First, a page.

However, after the style, tone and format of the entire series is locked in during its first season – arguably the most difficult part – Kirkman could now have greater input in the storyline, since the show now has the foundation it needed to be successful. Without Darabont, Kirkman wouldn't have a successful show to have any input on. Again, how many other successfully zombie shows have there been previously? So, again, is it Kirkman or Darabont who made Walking Dead successful? It's both.
Somehow Robert Kirkman (who once thought Charlie Sheen would make a great zombie in the series) and Glenn Mazzara are getting pulled into a fight which likely started at the top, with AMC. Now that The Walking Dead is a hit and AMC has the series' original creator on salary, the only thing they need to do is to find a showrunner who can steer a shit that has already been created, proven successful, and is somewhat following an already-laid plan. But perhaps it’s the plan that was the issue all along.
The Walking Dead can continue forever, essentially – or at least that's Kirkman's plan for the comics. Only a few television series ever get to 10 seasons (average is 4 seasons), so when to end The Walking Dead could become an issue - not to mention the construction of season 4 and 5. When Mazzara originally took over The Walking Dead, he said that he had a set story to tell from the comics, meaning that there's a definite end. To end a series, the characters and story have to be wrapped up enough to give viewers a satisfying conclusion. Since the comic book is still running well-beyond the TV series, planning and foreshadowing must be done. But if you're a struggling cable network and have a show that beats out network television ratings, perhaps talking about an ending is still a bit taboo this early on.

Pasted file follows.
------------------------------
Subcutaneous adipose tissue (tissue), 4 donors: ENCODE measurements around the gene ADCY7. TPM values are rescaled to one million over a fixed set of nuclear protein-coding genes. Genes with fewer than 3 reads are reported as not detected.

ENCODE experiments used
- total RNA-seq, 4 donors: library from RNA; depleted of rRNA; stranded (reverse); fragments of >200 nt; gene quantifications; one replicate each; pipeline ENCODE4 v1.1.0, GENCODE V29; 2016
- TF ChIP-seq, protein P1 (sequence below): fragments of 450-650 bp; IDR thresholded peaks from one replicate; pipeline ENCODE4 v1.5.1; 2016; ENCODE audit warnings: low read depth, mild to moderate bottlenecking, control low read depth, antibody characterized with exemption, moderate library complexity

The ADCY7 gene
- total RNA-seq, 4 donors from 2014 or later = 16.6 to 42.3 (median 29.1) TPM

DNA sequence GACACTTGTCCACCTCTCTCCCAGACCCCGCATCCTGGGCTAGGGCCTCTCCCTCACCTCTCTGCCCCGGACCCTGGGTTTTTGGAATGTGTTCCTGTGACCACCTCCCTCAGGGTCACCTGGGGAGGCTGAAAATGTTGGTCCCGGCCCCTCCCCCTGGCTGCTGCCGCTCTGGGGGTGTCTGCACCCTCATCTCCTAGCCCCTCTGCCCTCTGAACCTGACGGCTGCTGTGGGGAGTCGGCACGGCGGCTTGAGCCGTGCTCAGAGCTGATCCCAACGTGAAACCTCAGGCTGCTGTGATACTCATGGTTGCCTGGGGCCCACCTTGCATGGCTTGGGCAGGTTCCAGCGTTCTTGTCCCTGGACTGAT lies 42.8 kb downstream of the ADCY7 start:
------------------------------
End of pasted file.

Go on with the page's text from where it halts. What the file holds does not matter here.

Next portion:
Then again, Mazzara's vision about where to take the series may not be the issue at all. As was previously stated, production on the The Walking Dead season 3.5 was shut down due to lack of material. Considering the fact that the third season of the show has much more material to work with than previous seasons, having to pay for production delays for a lack of scripts may be a bit disconcerting to those looking beyond all the thrills and chills (and death) that season 3 holds for the survivors. For those who have read the comic, the tales awaiting the TWD in seasons 4 and 5 are going to be much more difficult to handle that what has come previously. But again, it won't be for a lack of material.
Whether or not it was AMC, Kirkman or Mazzara himself that played the biggest role in his departure, the fact is that The Walking Dead - one of the most fan-driven series on television - is once again thrown into the limelight for firing its showrunner. And although most fans will be wondering if the series will still be able to maintain its quality for seasons to come, the real question is: who will be brave enough to take on television's most unreliable job?
The Walking Dead season 3, part 2, premieres February 17 on AMC
Source: The Hollywood Reporter